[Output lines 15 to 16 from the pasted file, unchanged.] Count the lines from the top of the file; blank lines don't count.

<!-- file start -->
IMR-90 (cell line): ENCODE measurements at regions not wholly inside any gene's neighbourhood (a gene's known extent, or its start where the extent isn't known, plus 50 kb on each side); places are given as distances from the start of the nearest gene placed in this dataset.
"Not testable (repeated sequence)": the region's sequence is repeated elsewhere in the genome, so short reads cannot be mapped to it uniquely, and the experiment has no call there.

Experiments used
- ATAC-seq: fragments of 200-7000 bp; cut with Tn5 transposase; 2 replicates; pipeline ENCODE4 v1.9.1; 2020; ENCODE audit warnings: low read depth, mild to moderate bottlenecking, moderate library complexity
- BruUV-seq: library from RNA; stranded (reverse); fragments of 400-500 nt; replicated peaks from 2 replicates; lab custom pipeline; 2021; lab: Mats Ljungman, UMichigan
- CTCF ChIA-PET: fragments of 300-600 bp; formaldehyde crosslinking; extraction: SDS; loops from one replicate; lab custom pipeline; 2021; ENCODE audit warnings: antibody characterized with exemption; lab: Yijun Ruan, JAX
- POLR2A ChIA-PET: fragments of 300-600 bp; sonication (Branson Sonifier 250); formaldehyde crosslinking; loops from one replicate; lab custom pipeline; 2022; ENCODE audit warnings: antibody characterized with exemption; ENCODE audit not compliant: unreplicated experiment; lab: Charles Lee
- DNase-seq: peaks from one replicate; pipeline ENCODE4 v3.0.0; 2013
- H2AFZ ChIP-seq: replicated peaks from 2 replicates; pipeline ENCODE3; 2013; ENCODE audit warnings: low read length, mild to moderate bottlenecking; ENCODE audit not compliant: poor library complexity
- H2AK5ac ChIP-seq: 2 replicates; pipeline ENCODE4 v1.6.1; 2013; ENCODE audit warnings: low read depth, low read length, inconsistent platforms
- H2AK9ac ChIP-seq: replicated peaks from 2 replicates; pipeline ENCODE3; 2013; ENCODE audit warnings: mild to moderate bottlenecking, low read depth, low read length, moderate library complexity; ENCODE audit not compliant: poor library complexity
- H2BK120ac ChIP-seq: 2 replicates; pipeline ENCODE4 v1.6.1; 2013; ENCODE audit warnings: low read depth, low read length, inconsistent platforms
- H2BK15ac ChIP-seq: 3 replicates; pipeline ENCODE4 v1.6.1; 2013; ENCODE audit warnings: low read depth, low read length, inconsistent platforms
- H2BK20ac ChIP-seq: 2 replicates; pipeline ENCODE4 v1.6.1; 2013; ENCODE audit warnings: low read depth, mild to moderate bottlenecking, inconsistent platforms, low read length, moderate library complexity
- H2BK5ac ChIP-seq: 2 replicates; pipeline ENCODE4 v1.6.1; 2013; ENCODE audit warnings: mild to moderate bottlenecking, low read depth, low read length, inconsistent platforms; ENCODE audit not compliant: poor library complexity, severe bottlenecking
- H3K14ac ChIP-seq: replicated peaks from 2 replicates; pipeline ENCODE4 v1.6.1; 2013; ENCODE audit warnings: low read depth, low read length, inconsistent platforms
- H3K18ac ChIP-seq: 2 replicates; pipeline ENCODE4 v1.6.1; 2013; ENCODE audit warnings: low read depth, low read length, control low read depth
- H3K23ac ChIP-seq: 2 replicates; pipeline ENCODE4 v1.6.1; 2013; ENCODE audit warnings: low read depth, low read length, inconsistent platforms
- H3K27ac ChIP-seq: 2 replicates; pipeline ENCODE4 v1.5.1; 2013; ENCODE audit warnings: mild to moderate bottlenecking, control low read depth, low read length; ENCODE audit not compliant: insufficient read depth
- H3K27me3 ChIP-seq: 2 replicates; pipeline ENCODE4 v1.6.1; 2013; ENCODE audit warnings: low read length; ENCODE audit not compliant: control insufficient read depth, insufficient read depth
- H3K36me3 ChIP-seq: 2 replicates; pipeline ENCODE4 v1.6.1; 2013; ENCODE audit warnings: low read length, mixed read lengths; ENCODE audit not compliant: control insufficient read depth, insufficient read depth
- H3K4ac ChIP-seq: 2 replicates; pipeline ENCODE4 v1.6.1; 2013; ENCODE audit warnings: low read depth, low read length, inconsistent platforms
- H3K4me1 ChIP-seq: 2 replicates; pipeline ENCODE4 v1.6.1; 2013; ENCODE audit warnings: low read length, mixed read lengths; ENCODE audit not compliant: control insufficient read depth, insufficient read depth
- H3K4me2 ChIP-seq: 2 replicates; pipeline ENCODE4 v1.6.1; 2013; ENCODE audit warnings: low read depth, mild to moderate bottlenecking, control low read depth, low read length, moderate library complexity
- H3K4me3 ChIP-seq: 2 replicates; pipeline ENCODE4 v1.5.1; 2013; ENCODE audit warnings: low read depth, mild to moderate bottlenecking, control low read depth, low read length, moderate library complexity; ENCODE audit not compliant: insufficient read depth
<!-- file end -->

- H2BK5ac ChIP-seq: 2 replicates; pipeline ENCODE4 v1.6.1; 2013; ENCODE audit warnings: mild to moderate bottlenecking, low read depth, low read length, inconsistent platforms; ENCODE audit not compliant: poor library complexity, severe bottlenecking
- H3K14ac ChIP-seq: replicated peaks from 2 replicates; pipeline ENCODE4 v1.6.1; 2013; ENCODE audit warnings: low read depth, low read length, inconsistent platforms